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Langlandian Economics in James Yonge’s <i>Gouernaunce</i>: Translation and Ethics in Fifteenth-Century Dublin

Langlandian Economics in James Yonge’s Gouernaunce: Translation and Ethics in Fifteenth-Century Dublin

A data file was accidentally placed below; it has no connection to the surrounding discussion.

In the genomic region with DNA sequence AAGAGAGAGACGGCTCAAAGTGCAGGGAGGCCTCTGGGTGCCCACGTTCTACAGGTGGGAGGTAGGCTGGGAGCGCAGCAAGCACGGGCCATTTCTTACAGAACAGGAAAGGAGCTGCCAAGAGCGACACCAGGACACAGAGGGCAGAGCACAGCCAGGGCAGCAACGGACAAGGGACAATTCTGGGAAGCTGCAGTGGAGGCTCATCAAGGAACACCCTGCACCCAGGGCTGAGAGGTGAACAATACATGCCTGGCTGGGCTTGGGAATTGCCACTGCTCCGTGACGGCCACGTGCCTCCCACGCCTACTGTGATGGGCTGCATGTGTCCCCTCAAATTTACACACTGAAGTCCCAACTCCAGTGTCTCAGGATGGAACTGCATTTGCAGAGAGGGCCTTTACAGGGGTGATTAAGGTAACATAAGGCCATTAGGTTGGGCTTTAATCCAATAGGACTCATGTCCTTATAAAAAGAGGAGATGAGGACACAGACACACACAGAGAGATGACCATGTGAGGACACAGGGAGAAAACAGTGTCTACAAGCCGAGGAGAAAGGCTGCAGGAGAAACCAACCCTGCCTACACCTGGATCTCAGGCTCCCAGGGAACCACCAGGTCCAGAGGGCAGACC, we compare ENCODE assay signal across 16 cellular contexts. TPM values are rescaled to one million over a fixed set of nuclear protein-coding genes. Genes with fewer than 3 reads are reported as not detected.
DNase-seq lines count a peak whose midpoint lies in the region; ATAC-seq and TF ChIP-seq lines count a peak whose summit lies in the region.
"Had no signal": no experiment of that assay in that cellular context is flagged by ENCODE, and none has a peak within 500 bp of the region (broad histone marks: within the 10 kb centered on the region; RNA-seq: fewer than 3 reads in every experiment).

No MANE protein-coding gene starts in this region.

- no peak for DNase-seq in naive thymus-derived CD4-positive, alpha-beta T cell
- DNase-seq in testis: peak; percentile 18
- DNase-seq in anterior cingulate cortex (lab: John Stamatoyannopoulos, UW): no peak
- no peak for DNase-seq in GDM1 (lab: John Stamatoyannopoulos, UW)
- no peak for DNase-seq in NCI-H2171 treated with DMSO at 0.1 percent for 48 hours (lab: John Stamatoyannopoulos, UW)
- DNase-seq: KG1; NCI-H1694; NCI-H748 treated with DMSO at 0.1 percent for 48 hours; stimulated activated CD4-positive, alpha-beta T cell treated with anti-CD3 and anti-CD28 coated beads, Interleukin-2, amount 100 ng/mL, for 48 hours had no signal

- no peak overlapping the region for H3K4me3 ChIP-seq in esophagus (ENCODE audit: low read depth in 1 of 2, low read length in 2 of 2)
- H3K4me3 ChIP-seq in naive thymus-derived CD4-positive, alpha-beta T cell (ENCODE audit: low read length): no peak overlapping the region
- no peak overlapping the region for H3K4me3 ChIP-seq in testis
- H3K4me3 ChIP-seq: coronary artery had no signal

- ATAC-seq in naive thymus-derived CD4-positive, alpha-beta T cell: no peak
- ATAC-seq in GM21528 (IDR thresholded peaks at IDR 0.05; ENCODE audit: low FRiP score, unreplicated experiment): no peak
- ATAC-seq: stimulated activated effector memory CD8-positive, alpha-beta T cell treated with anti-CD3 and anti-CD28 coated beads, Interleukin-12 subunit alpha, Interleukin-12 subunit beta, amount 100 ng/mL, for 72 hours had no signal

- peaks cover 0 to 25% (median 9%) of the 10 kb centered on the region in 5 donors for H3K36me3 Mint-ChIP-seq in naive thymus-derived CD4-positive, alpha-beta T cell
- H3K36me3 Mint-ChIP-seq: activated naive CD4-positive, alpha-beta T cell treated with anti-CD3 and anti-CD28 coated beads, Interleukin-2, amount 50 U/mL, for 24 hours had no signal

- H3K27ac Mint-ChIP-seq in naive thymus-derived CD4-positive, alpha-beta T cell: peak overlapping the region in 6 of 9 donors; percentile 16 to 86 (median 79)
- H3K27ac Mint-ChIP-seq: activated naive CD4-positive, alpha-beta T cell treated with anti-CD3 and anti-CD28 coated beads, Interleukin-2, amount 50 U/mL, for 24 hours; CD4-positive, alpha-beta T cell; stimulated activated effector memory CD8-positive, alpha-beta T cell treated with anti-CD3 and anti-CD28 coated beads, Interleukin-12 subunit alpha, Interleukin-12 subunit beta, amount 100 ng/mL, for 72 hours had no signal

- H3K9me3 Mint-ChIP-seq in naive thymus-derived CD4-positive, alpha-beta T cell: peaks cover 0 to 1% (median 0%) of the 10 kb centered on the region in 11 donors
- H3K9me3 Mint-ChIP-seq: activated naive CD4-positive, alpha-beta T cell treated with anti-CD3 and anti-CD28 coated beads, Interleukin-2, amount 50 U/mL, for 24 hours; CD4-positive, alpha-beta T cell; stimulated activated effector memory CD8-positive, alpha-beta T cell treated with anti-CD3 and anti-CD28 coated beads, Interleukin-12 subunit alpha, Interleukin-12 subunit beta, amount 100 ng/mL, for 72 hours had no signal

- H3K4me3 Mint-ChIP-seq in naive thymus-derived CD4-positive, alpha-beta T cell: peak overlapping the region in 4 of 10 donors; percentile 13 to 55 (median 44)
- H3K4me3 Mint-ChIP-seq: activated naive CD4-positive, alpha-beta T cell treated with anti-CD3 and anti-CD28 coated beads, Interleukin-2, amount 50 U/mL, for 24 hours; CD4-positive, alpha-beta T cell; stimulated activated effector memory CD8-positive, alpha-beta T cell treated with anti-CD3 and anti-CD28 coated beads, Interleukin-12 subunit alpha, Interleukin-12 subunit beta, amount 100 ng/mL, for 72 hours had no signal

In 1423, the Anglo-Irish notary James Yonge was moved to Dublin Castle after a year’s incarceration at Trim. His imprisonment and eventual release occurred at the intersection of literature and politics: a supporter of James Butler, Fourth Earl of Ormond and a member of Ormond’s affinity, he had produced a translation of the Old French Segré de segrez that, in its support of the newly-fallen Ormond and opposition to his rival, John Talbot, perhaps not-so-covertly criticized English fiscal policy in Ireland. Yonge’s Gouernaunce of Prynces not only engages with advice literature but also, in its free adaptations of portions of the Secreta, translates princely advice into a mandate for honorable economic policy. Indeed, his discussion of franchise quietly owes as much to L’s exploration of Meed and harm done to the commons in PPl as it does to its more direct Old French source. This paper explores ‘Langlandian economics’ in the Gouernaunce, arguing that Yonge sees franchise as the intertwining of legitimate governance with proper economic policy: fair taxes, honoring of debts, and prompt payment of money owed. Yonge delineates the disastrous consequences of a lack of franchise through the figure of Stephen Scrope; his free reworking of Scrope’s career provides Yonge with an exemplum that illustrates the chaos attendant on fiscal mismanagement and the peace attendant on fiscal probity. More specifically, Yonge uses Scrope as a vehicle for his critique of the system of coign and livery by which the Anglo-Irish lords abused and impoverished their tenants – and, not coincidentally, probably made Yonge’s professional life far more difficult. Yonge’s attacks on coign and livery, and his insistence that those who engage in such practices do not possess legitimate authority, point to his belief that a leader’s legitimacy was tied, inextricably, to the legitimate circulation of capital; a ruler’s treuthe in the Gouernaunce, as it is in PPl, is constituted in and through his willingness not to burden his subjects unfairly.